Sound off: League presidents call for greater civic participation
December 18, 2009 · Updated 12:05 PM
By Mendy McLean-Stone
and Joyce Peterson
Whidbey Island League of Women Voters marked the 218th anniversary of the adoption of the Bill of Rights with a call for civic vigilance and participation on Whidbey Island.
For almost 90 years, the League of Women Voters has defended civil liberties and promoted citizen engagement in democracy, and we continue this work today. It is particularly important for Americans, even in between “big” elections, to recognize the critical importance of protecting and honoring our most cherished constitutional rights.
Throughout the year, League members work in our community to protect our liberties and make the most of them by encouraging voting, discussing important issues, and holding elected officials accountable for their actions.
The League on Whidbey Island has sponsored several voters forums, a health care reform public discussion, and opportunities to interact with state legislators in the last year.
The protection of the individual liberties laid out in the Bill of Rights has been central to the League’s work throughout its history. During World War II, the League worked to balance the preservation of civil liberties with the importance of national security. During the Communist “witch hunt” period of the early 1950s, the League conducted a community education program known as the Freedom Agenda, providing Americans with the opportunity to discuss and learn about the Bill of Rights.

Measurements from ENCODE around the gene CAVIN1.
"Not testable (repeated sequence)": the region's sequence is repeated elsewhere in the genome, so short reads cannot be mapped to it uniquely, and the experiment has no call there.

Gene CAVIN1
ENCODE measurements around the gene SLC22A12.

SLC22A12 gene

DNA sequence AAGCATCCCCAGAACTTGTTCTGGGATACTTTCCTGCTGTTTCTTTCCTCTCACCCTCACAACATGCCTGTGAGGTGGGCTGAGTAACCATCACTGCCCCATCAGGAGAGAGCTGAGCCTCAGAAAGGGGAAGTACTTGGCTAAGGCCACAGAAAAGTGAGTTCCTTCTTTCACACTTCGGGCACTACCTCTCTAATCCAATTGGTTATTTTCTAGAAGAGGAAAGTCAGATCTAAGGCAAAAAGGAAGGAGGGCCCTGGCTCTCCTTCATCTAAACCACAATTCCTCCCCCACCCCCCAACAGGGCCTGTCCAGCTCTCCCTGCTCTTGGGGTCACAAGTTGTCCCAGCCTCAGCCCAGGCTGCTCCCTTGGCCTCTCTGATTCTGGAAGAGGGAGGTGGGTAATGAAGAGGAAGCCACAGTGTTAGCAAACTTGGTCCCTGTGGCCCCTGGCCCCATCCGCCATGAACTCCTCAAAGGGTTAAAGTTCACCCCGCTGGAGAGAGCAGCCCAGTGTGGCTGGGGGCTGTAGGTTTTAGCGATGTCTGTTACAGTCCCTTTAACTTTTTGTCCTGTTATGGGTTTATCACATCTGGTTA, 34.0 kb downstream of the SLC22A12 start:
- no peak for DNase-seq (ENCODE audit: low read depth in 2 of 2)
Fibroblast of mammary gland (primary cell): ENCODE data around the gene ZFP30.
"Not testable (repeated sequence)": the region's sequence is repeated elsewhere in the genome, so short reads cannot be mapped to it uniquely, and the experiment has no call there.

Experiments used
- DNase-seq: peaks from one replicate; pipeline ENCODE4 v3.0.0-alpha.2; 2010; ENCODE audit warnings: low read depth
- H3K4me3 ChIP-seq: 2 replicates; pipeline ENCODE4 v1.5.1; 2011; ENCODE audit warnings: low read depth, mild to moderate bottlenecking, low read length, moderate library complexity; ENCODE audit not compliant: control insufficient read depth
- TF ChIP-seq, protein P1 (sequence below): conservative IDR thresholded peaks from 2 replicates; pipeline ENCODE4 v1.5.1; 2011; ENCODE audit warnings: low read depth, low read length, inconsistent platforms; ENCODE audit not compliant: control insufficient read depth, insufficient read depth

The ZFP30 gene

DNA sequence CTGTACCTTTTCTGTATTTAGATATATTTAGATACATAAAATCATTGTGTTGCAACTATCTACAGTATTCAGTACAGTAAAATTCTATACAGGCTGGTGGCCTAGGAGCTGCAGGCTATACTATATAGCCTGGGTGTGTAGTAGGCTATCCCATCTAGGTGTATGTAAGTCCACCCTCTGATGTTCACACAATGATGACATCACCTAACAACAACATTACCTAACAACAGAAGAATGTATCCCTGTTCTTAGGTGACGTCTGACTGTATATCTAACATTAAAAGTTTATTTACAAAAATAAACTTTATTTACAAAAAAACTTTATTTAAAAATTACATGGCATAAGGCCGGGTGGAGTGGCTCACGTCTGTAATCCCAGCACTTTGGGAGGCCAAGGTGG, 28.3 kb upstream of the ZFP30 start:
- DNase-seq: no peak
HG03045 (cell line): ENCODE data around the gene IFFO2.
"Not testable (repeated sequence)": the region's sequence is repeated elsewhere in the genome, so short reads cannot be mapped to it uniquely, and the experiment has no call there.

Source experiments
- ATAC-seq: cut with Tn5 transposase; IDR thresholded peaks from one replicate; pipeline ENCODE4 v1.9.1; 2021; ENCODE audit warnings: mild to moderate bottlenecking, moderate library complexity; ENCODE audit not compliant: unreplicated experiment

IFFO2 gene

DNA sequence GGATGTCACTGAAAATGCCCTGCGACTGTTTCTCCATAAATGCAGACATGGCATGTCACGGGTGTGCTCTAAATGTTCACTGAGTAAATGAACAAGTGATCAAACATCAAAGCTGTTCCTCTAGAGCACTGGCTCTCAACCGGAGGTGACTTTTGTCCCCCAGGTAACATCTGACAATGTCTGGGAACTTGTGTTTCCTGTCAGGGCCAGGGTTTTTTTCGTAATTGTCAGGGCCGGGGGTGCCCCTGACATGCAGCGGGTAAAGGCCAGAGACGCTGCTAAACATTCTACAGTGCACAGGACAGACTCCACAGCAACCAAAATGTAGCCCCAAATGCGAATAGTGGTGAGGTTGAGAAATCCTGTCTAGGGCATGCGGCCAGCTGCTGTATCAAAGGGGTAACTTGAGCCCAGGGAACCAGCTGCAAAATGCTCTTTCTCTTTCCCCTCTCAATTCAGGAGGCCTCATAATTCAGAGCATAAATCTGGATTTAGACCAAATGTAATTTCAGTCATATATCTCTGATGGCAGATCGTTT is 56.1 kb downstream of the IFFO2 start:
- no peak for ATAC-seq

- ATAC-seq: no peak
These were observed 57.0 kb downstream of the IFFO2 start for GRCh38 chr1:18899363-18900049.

More recently, the League has promoted a diverse and independent judiciary, advocated against warrantless domestic surveillance and other harmful elements of the Patriot Act, and sponsored numerous education projects aimed at informing citizens of their rights.
The Bill of Rights is not only an important part of our nation’s history; it is a living document that will guide us into the future.
The League of Women Voters, a nonpartisan political organization, encourages informed and active participation in government, works to increase understanding of major public policy issues, and influences public policy through education and advocacy. Membership in the League is open to men and women of all ages. With more than 89 years of experience and 850 local and state affiliates, the League is one of America’s most trusted grassroots organizations.
Join us in making democracy work! Visit www.lwvwa.org or www.lwv.org for more information.
By Mendy McLean-Stone and Joyce Peterson and presidents of the Whidbey Island League of Women Voters.